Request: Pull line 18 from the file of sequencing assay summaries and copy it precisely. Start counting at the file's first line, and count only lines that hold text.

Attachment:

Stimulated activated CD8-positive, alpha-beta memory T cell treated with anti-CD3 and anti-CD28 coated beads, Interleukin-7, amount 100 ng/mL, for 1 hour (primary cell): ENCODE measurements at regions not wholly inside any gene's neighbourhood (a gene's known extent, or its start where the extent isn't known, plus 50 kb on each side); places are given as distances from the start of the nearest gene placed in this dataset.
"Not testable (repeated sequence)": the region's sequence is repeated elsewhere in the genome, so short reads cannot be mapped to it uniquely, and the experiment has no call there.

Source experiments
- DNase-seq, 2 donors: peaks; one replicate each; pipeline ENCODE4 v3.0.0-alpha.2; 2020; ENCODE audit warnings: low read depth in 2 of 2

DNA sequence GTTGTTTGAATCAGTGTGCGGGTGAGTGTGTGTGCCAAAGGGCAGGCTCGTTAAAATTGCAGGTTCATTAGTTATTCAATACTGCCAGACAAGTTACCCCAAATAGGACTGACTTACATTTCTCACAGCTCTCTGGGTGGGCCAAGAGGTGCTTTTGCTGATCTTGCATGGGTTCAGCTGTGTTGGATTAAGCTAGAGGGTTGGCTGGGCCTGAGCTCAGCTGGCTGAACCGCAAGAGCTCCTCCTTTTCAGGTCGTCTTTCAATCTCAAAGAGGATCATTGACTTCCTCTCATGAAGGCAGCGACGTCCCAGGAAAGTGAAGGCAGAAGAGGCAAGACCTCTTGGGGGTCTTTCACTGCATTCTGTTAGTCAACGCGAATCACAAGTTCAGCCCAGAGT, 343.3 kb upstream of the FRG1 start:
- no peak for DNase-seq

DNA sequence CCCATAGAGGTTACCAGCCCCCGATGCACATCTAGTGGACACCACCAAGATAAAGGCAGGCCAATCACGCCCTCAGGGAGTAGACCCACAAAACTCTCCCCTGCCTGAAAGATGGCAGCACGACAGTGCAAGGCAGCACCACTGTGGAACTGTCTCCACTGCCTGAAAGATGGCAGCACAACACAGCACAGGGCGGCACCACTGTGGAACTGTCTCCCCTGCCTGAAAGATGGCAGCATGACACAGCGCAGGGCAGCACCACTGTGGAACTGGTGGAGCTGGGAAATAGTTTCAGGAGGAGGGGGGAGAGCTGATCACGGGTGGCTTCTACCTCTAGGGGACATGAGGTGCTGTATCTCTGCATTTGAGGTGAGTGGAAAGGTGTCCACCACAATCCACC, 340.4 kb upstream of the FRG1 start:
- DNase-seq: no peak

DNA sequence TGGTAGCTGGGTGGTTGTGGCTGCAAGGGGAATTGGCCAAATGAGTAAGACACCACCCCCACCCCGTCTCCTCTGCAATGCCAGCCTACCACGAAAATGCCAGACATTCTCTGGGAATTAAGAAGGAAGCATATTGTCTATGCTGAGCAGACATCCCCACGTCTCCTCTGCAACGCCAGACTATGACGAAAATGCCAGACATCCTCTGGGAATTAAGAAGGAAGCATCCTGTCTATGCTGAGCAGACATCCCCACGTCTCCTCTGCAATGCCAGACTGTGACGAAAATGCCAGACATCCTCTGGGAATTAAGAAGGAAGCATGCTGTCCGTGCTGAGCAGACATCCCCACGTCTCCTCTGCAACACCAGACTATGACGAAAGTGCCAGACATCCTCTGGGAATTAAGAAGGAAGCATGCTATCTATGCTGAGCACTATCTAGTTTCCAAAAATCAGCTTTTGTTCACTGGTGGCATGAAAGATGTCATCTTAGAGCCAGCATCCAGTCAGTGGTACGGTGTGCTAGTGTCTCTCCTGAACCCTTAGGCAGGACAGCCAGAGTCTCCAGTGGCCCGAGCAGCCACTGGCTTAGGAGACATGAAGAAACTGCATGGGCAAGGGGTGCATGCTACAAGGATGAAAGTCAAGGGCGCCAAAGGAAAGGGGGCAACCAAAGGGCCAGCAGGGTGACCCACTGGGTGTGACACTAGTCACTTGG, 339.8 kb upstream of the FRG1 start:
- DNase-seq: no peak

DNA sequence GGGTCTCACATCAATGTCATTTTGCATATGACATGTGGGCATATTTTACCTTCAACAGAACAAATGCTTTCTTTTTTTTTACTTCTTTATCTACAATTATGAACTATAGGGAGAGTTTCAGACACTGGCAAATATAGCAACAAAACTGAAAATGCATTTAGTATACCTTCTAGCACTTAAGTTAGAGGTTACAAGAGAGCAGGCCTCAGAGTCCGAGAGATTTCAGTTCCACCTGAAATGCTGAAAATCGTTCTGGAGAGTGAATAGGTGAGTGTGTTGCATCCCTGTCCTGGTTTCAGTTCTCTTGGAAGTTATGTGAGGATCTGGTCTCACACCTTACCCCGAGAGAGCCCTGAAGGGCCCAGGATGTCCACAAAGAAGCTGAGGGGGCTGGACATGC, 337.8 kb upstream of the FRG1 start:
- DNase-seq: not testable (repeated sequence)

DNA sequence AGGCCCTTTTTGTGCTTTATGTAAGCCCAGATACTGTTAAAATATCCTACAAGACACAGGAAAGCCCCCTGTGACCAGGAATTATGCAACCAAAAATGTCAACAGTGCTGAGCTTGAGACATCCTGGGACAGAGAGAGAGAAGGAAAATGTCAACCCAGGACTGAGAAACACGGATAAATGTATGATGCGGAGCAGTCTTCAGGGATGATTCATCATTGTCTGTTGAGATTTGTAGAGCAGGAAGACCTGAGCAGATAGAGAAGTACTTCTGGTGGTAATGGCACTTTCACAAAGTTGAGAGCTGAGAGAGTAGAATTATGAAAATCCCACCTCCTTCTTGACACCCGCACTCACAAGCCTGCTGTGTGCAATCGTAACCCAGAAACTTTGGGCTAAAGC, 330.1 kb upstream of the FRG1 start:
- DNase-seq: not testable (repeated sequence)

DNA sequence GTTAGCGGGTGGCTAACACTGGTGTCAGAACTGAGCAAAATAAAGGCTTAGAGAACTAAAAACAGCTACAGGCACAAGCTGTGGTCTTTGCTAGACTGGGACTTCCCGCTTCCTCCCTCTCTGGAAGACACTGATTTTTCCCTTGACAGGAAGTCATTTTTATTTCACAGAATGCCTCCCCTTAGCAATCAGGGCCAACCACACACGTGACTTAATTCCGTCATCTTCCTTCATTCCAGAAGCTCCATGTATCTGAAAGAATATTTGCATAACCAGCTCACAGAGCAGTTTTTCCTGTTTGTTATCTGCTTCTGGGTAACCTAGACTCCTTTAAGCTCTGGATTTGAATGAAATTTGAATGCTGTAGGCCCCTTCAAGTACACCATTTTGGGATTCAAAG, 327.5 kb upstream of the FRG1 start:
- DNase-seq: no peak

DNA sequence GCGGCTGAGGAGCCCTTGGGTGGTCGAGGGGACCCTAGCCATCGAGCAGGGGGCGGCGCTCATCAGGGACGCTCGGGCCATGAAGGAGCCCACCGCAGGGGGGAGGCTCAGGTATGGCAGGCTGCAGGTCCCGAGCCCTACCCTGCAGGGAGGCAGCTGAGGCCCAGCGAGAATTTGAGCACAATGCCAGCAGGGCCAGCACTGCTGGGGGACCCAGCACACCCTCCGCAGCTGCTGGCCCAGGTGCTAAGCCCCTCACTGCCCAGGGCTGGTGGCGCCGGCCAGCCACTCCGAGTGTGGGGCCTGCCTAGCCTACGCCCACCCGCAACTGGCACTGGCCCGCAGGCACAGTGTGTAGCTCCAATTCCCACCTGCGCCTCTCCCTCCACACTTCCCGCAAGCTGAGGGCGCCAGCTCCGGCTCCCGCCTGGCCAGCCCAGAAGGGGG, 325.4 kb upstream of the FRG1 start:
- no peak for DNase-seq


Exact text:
- no peak for DNase-seq